For inefficiency, I mean that since waste companies usually get paid per waste pickup, they will want to do it as often as possible. Picking up a bin at only 25% full every time is actually great, because their profit margin for that client is larger than if they would pick it up half as often or less.

The whole point of using sensors would be to make the waste servicing industry more efficient, and this would come at the expense of such arrangements.


Are you talking about the Tote size cans for residential mainly? or for the larger cans for business?

I would think the larger cans would be where the most money is made and where they could cut down on pickup frequency based on if the trash if full or not.

In my area, the residential pickup is rolled into the water bills and regular weekly pickup makes perfect sense. I can’t see them wanting to pick up residential tote sized cans more often. But that does make sense for cities who want to keep the city cleaner.

The smallest trash service company around here has a yearly revenue of 50-100 million. There is for sure room for running more efficiently and keeping more of that money in their pocket vs the gas station.


Totes can be both residential or commercial where I live. Often for Organic waste or Plastics businesses use totes as they don’t have that much stuff to throw out per week.

Where I live, the price waste companies can claim on pickups depends on the size of the container, and the pickup frequency. No mention is made on the actual amount of waste inside. Perhaps for recyclables this is a factor as the waste company would most likely sell it off to another vendor, so emptying empty containers would be a waste of time, but for the bulk of it their profit really is linear to the number of pickups they’re gonna do.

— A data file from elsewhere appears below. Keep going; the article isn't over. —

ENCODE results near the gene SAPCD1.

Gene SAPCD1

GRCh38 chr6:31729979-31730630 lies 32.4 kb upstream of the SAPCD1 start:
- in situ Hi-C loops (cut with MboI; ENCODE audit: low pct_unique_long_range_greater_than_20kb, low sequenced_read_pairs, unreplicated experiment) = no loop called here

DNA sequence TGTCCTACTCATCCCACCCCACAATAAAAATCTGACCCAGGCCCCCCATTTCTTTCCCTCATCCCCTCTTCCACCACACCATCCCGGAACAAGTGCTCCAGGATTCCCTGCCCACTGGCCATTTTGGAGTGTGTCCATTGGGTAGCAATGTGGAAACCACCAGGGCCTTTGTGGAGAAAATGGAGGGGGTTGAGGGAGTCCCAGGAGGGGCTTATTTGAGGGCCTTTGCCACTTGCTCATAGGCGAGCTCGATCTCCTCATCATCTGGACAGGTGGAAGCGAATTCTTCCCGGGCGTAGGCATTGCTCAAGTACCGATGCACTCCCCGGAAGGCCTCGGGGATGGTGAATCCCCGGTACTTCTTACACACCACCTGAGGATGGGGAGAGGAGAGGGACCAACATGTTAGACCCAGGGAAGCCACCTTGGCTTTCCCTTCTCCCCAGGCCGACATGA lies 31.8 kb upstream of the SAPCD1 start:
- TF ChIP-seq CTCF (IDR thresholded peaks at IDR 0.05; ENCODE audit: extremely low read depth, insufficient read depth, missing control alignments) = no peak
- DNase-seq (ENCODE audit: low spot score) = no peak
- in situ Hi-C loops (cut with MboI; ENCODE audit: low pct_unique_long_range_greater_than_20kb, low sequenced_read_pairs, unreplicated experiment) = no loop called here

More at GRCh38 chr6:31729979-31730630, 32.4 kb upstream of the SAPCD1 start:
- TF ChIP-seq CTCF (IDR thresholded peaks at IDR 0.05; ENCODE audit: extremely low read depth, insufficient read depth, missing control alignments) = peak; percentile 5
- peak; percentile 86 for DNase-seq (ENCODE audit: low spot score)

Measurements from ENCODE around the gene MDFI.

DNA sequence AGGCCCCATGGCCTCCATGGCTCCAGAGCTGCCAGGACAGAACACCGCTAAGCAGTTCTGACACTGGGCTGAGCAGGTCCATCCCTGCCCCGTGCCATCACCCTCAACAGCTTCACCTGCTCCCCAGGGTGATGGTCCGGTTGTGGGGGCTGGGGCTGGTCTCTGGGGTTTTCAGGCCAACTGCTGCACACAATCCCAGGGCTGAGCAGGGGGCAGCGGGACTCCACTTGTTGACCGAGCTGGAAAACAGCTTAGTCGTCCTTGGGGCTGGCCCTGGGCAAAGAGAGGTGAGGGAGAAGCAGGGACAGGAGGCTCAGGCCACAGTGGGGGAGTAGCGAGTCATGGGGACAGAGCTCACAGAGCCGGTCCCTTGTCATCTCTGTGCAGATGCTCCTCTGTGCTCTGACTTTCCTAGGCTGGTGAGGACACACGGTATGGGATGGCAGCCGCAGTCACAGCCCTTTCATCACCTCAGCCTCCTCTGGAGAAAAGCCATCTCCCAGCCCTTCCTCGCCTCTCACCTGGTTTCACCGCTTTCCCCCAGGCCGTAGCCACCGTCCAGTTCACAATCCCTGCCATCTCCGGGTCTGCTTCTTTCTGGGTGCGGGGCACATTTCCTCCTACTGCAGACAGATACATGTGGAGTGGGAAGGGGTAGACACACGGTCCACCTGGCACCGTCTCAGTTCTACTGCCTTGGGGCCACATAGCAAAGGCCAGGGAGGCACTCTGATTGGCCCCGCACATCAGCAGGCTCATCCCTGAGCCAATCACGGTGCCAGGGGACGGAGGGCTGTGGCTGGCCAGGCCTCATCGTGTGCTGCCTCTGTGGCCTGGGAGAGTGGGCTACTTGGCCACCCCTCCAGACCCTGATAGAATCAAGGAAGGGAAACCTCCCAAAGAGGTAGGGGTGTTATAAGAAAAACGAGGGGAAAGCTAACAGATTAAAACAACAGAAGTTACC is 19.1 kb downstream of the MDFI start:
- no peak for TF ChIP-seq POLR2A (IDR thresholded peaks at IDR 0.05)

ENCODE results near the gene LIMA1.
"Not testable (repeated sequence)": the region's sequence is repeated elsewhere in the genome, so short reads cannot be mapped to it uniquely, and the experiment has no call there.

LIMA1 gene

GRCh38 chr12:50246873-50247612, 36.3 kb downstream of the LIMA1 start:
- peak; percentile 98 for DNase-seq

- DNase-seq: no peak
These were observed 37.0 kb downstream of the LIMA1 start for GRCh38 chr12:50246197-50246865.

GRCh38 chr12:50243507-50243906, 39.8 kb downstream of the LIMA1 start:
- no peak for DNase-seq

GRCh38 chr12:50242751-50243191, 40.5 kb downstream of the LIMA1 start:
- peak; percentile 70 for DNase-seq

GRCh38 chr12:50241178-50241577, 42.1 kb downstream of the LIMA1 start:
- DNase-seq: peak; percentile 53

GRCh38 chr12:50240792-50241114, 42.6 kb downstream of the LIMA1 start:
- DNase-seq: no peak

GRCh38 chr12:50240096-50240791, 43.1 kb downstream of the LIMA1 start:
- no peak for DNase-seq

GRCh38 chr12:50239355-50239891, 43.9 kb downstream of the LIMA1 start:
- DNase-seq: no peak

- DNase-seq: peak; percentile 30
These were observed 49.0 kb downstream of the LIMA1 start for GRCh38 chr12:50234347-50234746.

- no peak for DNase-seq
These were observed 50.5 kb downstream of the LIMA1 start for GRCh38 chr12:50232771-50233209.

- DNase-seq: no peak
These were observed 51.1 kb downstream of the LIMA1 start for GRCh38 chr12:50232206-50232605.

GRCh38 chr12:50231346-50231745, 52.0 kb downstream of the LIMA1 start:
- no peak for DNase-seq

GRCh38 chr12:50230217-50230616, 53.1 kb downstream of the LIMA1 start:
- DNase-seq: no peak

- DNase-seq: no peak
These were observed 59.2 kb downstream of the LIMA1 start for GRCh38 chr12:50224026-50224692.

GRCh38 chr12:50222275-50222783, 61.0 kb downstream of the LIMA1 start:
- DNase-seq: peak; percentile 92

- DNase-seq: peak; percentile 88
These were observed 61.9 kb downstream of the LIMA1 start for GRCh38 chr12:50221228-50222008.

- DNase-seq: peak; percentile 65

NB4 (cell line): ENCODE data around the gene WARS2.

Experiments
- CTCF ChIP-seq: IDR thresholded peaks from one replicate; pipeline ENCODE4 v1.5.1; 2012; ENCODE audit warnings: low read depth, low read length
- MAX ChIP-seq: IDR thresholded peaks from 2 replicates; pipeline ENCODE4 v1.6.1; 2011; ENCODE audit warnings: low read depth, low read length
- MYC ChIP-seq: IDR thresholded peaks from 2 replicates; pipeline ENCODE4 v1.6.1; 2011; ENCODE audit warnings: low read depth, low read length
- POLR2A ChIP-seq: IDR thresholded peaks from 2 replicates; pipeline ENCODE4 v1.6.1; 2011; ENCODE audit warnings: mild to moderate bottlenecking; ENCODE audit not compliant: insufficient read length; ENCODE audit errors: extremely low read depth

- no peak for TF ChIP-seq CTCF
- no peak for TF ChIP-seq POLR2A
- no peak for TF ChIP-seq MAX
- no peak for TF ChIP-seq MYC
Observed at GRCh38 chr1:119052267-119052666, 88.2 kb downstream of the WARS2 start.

I know it’s twisted and odd; I don’t know if things are different between the US and Canada, but here at least there’s a lot of incentive for waste companies to run as inefficiently as possible. Many businesses don’t really bother with this and don’t have their own waste program. As long as their containers are picked up, they don’t care too much to actually verify if they aren’t overpaying for their waste services.

  • Also, for residential waste pickups; I’m not 100% sure how they charge the waste collection here where I live (as I don’t own my own house), but the city council generally applies a similar frequency across all the addresses. I believe one can opt for additional servicing, but there still is little flexibility to it.


Hi, I was wondering if you could help me with something?

Yesterday, I put 9 of my sensors outside on waste containers, hooked up to the 2A LiPo battery from Particle. All batteries initially had a state of charge between 75 and 85%. For the last 16 hours, they have only been activated max. 2-3 times, but the state of charge in some cases has dropped by as much as 11.45% (the lowest drop was still 1.95%). When I tested them at my desk repeatedly, their state of charge didn’t appear to drop much simply from running the code (which is short, and should only last for about half a minute anyway).